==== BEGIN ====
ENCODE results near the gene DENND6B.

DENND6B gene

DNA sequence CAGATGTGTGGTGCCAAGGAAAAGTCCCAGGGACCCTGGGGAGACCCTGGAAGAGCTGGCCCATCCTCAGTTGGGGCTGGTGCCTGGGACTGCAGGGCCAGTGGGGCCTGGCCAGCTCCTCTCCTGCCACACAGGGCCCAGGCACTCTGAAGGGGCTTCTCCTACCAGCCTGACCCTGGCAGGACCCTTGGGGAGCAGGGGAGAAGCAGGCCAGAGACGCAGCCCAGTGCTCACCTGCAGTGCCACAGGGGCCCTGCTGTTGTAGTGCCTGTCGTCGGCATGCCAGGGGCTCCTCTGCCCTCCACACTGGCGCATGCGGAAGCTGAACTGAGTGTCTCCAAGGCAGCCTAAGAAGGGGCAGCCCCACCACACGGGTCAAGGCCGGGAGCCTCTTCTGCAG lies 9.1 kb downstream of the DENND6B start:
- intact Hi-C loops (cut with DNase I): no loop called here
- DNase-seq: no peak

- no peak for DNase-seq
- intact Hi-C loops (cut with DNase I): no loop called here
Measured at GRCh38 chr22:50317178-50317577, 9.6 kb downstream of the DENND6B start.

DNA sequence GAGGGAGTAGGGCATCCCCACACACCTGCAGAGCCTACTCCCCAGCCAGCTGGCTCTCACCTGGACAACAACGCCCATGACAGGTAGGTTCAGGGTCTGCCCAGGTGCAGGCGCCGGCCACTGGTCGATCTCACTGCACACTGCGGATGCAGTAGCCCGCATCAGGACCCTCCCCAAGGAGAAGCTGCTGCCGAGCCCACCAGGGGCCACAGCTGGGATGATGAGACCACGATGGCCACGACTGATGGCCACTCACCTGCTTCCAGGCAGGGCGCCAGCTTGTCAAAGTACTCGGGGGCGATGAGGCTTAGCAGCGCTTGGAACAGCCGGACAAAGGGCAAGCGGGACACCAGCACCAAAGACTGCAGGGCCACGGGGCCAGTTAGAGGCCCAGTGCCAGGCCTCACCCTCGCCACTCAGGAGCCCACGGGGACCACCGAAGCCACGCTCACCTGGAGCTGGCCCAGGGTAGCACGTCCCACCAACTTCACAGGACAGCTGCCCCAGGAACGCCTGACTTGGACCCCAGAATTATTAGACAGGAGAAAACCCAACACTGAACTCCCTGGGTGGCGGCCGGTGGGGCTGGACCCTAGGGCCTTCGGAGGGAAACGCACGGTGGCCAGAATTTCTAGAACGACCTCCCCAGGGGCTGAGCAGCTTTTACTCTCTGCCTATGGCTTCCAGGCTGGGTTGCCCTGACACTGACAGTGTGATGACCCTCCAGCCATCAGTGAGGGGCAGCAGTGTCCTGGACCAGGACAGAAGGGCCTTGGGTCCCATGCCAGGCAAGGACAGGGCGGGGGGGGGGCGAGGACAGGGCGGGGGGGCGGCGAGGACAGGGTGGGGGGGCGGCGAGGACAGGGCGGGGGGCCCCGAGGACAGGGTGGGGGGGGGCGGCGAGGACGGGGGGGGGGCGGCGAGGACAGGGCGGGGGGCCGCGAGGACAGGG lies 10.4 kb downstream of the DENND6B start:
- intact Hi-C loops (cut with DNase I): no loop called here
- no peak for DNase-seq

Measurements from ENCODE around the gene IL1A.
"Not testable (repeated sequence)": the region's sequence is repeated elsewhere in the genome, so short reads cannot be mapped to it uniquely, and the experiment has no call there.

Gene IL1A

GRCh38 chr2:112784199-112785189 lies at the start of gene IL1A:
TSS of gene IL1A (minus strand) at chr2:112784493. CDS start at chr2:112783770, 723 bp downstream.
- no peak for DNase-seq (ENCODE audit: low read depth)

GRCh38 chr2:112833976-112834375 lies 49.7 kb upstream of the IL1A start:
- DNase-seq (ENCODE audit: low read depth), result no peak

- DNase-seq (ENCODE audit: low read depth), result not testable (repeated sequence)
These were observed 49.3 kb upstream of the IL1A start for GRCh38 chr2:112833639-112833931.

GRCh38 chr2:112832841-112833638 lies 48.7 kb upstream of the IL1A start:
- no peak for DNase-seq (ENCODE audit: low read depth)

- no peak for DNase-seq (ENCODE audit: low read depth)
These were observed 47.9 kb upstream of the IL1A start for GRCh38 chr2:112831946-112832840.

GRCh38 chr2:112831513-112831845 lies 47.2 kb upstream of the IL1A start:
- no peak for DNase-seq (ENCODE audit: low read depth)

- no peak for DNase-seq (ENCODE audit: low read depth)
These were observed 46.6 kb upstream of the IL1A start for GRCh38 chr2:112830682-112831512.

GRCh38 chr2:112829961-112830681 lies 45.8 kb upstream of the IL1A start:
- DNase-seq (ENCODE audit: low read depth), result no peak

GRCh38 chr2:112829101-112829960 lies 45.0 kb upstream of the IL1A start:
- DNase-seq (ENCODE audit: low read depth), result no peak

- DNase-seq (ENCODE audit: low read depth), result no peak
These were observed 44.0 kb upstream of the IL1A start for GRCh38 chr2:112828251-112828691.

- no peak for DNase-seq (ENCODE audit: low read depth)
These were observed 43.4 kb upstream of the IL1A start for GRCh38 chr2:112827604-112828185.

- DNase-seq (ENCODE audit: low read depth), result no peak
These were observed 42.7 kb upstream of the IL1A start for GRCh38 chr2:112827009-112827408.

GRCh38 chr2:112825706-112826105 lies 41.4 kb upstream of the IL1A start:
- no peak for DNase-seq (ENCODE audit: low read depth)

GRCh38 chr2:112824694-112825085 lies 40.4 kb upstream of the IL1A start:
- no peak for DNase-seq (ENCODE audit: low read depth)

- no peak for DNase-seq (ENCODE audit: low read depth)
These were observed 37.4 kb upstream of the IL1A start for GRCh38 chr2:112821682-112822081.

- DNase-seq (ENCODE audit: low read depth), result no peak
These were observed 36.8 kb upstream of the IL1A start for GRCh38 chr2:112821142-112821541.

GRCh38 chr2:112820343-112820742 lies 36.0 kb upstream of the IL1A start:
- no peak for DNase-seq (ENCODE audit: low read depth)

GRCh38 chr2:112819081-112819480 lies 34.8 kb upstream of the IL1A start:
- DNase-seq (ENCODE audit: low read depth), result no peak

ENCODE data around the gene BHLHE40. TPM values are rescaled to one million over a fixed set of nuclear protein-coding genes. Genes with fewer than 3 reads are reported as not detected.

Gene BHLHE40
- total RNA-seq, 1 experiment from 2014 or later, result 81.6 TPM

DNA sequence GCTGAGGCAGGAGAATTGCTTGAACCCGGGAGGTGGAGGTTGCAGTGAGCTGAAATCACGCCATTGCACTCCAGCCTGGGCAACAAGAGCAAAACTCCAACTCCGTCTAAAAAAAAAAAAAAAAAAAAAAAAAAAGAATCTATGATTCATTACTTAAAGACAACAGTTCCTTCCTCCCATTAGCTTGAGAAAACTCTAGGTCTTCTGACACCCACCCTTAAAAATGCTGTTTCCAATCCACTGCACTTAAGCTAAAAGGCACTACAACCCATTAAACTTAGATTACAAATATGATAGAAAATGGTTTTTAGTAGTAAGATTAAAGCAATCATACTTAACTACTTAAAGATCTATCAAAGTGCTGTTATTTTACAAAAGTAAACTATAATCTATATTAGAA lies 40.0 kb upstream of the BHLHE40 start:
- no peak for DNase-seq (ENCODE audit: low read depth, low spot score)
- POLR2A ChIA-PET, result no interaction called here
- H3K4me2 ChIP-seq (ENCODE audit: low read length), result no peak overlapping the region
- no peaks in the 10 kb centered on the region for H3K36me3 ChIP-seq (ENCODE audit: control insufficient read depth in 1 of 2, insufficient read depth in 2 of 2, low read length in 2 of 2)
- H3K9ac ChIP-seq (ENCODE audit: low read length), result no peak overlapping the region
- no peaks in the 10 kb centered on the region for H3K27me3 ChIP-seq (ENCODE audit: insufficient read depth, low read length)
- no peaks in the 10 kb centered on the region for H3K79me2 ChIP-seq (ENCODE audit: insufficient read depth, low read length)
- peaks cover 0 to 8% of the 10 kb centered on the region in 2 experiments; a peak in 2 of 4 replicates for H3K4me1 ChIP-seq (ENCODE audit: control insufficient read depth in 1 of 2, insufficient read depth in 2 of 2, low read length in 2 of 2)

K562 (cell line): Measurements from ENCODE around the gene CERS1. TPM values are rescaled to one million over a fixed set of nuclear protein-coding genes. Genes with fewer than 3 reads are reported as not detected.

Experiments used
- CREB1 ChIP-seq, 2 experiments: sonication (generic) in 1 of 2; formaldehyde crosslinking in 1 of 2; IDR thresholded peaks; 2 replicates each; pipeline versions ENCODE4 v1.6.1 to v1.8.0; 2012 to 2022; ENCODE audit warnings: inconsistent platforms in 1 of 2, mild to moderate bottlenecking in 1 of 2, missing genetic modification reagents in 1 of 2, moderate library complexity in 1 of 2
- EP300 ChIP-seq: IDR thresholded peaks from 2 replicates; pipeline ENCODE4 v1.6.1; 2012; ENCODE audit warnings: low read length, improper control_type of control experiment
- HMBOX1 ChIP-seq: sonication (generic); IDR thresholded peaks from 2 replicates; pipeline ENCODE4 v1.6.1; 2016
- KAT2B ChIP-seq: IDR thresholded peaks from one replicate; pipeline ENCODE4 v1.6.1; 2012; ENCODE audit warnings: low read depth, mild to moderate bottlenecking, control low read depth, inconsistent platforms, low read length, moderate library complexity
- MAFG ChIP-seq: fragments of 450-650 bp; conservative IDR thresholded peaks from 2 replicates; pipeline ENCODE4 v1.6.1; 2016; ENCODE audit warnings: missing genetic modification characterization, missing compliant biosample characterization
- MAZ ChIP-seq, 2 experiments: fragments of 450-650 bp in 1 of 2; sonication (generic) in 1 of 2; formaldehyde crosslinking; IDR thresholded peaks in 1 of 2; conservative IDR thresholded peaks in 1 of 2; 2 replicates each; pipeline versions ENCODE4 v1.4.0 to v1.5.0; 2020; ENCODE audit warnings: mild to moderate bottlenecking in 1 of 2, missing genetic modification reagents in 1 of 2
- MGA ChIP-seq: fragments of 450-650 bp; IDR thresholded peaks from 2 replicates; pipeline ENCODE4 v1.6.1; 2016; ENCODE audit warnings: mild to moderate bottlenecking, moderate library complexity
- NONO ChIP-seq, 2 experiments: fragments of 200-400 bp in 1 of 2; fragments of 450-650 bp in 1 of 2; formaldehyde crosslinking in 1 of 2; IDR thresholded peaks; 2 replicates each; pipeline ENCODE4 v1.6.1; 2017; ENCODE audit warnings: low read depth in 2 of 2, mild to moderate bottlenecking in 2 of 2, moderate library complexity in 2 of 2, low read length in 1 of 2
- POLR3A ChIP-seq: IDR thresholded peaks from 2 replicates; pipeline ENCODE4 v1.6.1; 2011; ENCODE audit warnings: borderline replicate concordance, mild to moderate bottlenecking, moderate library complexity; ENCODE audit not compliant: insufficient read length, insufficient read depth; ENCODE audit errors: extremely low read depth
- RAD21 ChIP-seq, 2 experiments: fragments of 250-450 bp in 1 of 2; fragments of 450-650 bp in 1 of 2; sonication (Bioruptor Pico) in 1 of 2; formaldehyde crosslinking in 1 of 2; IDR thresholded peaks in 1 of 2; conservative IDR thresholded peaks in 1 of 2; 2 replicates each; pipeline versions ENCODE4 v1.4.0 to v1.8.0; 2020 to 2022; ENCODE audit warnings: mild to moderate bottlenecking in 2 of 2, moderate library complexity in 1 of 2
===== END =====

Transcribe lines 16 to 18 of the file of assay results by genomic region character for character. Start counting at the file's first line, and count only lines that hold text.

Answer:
TSS of gene IL1A (minus strand) at chr2:112784493. CDS start at chr2:112783770, 723 bp downstream.
- no peak for DNase-seq (ENCODE audit: low read depth)

GRCh38 chr2:112833976-112834375 lies 49.7 kb upstream of the IL1A start: